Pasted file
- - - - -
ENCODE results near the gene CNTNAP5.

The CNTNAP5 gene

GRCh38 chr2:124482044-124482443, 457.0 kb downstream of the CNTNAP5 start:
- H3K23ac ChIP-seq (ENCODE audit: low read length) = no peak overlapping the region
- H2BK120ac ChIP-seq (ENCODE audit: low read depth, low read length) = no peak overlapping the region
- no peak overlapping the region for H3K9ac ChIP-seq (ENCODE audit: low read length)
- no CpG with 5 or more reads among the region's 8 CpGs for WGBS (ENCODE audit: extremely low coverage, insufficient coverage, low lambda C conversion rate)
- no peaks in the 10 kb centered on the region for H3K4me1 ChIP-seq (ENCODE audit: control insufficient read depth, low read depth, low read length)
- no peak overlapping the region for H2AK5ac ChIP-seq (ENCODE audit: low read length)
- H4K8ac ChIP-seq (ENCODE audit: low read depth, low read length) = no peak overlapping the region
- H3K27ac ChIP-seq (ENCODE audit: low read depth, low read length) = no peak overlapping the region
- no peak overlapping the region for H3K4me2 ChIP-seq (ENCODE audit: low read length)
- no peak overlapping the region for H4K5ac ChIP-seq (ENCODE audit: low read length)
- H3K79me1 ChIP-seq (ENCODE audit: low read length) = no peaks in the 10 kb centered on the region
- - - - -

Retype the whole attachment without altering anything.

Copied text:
ENCODE results near the gene CNTNAP5.

The CNTNAP5 gene

GRCh38 chr2:124482044-124482443, 457.0 kb downstream of the CNTNAP5 start:
- H3K23ac ChIP-seq (ENCODE audit: low read length) = no peak overlapping the region
- H2BK120ac ChIP-seq (ENCODE audit: low read depth, low read length) = no peak overlapping the region
- no peak overlapping the region for H3K9ac ChIP-seq (ENCODE audit: low read length)
- no CpG with 5 or more reads among the region's 8 CpGs for WGBS (ENCODE audit: extremely low coverage, insufficient coverage, low lambda C conversion rate)
- no peaks in the 10 kb centered on the region for H3K4me1 ChIP-seq (ENCODE audit: control insufficient read depth, low read depth, low read length)
- no peak overlapping the region for H2AK5ac ChIP-seq (ENCODE audit: low read length)
- H4K8ac ChIP-seq (ENCODE audit: low read depth, low read length) = no peak overlapping the region
- H3K27ac ChIP-seq (ENCODE audit: low read depth, low read length) = no peak overlapping the region
- no peak overlapping the region for H3K4me2 ChIP-seq (ENCODE audit: low read length)
- no peak overlapping the region for H4K5ac ChIP-seq (ENCODE audit: low read length)
- H3K79me1 ChIP-seq (ENCODE audit: low read length) = no peaks in the 10 kb centered on the region